UNRC has adopted codes of ethics considering ethical issues on human experimentations. All patients completed the informed consent prior to investigations.
At the first examination, a complete medical history was elicited by a standardized interview. All patients were evaluated by a cardiologist in order to determine the preoperative cardiac risk using American Heart Association guidelines.7 Urodynamic testing was performed to exclude incompatible patients if indicated. Other data including sonographically determined prostate volume, operative time, transfusion rate, length of admission, postoperative outcomes, and complications were compared between the diabetic and the nondiabetic patients.
Using the abridged 5-item version of the International Index of Erectile Function (IIEF-5) as a diagnostic tool for evaluating the erectile dysfunction, the patients were classified into two categories based on the scores: moderate to severe erectile dysfunction (IIEF-5 score 5 to 16) and mild or no erectile dysfunction (IIEF-5 score 17 to 25). Lower urinary tract symptoms were evaluated using the International Prostatic Symptom Score (IPSS), also the quality of life according to the urinary symptoms. IPSS, the quality of life in line with the urinary symptoms, and the erectile function were assessed during the follow-up period and were compared in the early and late postoperative follow-ups. Data collected 6 months after the surgery, were considered as the "early" postoperative outcome, and the patient's condition at the latest visit (the end of follow-up) as the "late" postoperative outcome. (The duration of the follow-up period was up to 80 months with a mean duration of 63 ± 27.7 months). In addition, during the follow-up period, patients suffering from moderate to severe urinary postoperative symptoms were evaluated for urethral stenosis, bladder neck contracture or regrowth of prostatic adenoma.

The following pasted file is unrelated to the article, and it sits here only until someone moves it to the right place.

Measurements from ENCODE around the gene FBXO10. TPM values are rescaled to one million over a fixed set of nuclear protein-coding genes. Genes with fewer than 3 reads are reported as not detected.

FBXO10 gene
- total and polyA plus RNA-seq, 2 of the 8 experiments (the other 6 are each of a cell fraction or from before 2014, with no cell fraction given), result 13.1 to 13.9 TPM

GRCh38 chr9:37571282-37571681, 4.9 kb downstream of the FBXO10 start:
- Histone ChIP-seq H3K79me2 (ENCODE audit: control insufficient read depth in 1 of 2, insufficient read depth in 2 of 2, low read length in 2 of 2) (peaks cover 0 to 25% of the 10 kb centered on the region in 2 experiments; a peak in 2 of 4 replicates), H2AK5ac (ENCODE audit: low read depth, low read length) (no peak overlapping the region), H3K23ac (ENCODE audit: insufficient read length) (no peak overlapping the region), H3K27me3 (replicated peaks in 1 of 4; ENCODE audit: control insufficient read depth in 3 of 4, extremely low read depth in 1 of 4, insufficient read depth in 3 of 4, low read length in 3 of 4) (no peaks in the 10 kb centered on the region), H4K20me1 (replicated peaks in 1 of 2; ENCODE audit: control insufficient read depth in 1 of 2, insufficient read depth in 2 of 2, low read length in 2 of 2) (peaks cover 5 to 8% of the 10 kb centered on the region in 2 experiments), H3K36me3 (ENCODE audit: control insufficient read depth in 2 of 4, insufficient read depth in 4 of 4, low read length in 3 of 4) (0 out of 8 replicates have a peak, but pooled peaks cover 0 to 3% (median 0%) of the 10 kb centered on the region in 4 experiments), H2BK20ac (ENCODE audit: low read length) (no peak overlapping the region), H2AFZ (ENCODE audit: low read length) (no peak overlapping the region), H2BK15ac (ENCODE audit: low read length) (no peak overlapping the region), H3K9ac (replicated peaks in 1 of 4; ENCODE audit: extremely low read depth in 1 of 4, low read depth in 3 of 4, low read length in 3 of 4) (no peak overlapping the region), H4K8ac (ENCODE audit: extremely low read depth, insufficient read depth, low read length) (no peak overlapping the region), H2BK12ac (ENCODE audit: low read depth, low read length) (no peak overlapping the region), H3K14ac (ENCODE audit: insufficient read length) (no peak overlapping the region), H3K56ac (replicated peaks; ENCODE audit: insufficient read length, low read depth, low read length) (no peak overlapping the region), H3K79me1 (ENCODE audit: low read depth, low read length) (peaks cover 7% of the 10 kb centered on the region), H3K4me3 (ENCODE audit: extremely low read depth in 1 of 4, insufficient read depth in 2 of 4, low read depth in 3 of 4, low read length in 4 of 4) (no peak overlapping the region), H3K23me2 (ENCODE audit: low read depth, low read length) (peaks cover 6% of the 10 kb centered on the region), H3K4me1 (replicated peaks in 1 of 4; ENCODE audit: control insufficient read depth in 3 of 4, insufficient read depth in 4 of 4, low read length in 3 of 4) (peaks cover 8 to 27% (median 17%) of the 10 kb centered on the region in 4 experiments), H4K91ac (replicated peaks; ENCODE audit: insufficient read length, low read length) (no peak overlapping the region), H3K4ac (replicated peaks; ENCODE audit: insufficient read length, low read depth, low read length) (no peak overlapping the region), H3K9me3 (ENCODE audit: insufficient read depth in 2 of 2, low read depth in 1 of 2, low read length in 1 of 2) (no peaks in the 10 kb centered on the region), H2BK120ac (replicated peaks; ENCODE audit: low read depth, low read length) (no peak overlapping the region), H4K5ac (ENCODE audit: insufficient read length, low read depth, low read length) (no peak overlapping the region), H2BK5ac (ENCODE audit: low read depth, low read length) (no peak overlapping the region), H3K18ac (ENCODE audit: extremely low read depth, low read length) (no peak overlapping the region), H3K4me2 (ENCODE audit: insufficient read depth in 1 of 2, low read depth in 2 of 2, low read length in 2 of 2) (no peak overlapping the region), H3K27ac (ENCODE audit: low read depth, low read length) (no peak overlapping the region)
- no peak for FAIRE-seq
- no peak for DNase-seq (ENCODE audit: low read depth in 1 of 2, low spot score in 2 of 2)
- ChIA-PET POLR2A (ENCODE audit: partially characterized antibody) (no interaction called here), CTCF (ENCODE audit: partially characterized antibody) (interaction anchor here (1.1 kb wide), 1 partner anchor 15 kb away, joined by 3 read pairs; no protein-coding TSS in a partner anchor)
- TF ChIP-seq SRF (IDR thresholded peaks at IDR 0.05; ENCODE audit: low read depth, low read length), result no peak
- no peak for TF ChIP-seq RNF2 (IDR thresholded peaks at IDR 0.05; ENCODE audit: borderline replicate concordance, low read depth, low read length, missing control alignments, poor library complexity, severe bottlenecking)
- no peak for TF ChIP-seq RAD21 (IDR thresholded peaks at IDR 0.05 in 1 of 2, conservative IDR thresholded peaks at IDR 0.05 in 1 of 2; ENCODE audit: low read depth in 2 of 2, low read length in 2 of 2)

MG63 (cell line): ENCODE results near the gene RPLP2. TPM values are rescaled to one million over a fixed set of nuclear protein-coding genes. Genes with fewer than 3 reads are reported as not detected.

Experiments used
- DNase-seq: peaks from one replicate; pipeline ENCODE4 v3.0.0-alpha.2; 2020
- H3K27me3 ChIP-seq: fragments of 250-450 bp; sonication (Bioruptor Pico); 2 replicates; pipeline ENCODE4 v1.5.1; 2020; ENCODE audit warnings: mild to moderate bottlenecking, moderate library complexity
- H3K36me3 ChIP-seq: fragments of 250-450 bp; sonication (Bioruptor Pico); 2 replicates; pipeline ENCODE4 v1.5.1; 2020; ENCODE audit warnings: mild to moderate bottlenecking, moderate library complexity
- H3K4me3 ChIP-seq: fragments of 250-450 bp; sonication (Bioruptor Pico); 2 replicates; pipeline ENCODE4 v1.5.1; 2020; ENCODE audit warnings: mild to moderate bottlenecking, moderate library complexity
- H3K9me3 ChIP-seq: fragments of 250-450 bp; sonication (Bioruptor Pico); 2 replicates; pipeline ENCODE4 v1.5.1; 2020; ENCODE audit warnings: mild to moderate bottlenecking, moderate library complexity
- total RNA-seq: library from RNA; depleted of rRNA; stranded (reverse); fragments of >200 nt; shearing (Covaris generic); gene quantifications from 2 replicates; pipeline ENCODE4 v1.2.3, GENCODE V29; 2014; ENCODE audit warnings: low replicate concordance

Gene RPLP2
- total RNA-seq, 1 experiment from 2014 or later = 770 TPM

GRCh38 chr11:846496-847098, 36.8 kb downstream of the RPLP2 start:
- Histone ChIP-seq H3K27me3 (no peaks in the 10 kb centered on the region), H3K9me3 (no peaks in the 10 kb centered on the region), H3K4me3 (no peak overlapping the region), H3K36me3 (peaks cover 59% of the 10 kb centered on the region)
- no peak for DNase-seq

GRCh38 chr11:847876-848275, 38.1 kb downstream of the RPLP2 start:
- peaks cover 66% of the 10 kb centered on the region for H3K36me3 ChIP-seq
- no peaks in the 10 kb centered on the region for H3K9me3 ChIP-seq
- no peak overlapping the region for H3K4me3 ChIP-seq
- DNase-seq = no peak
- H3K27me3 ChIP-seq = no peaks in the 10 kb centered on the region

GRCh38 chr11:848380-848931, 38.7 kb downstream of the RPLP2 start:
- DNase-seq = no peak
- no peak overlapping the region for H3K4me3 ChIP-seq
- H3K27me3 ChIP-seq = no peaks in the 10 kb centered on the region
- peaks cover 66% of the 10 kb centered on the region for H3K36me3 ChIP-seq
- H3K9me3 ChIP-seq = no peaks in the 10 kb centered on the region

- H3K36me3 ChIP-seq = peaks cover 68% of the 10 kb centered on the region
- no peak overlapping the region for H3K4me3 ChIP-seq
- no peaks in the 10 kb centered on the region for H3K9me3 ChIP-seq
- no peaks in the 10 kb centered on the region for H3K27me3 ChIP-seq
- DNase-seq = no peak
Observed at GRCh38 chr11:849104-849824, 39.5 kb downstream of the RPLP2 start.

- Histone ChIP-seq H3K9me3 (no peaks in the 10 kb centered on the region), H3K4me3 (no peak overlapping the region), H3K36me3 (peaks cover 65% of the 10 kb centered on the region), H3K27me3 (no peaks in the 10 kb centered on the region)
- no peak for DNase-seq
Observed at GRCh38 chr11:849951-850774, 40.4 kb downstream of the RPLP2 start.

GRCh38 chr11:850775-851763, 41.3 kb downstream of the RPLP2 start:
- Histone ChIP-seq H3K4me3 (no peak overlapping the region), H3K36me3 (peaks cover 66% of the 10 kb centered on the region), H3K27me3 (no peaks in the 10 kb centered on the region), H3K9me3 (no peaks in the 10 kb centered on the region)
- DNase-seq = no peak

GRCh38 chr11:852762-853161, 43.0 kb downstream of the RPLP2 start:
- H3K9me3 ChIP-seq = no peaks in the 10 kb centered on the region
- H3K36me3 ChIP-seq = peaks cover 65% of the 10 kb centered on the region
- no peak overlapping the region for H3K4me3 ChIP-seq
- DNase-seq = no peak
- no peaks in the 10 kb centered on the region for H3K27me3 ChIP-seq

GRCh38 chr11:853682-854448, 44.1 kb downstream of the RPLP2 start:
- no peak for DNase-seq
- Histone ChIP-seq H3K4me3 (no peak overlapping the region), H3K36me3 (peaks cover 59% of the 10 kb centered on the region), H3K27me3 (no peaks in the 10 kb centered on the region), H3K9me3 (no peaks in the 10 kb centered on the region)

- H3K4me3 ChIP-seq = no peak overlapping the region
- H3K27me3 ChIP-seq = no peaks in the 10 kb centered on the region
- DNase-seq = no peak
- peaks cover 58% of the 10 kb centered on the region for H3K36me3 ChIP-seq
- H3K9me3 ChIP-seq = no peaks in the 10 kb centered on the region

All collected data were analyzed using SPSS for windows version 12 (SPSS Inc, Chicago, IL)

Results

A total of 138 Subjects were included in this study during the specified period, 20 (14.5%) of them were diabetics aged between 52 and 85 years old with the mean age of 70.3 ± 6.6.
Except for the higher prevalence of hypertension and the erectile dysfunction in diabetic patients, no significant differences were noted in the preoperative data including age, sonografically determined prostatic volume, renal function and cardiac risk between the two groups. No significant differences were noted between the two groups with respect to the perioperative data such as the operative time, transfusion rates and perioperative complications including myocardial infarction, gastrointestinal bleeding, wound infection, acute tubular necrosis and the length of admission. Perioperative mortality occurred only in one nondiabetic patient. The baseline and perioperative characteristics of these groups have been compared in Table-1.


The improvement in both groups was statistically significant for the IPSS at the early and the late follow-ups against the baseline values (P < 0.05). The mean ± SD IPSS decreased from 27.0±6.6 to 6.0±2.7 and 10.3±7.4 after the surgery in diabetic patients, and from 27.9±6.6 to 4.4±5.6 and 6.5±7.7 in nondiabetic patients, at early and late follow-ups after surgery, respectively.
Although statistically insignificant, a greater reduction of IPSS was detected in nondiabetics compared with diabetics six months after the surgery (23.5±8.0 versus 20.9±7.6 respectively, p = 0.169).
The mean IPSS values and the quality of life in relation to the urinary symptoms six months after the operation, and on the last follow-up in both groups are presented in the Table-2.


The incidence of the postoperative ED was evaluated among the patients with pre-operative normal erectile functions. Of the diabetics 37.5% and 11.5% of nondiabetics with mild or no preoperative erectile dysfunction were found to have moderate to severe ED six months after the surgery; accordingly. Furthermore, the incidence of the postoperative ED was higher but not statistically significant in the diabetics (p =0.073).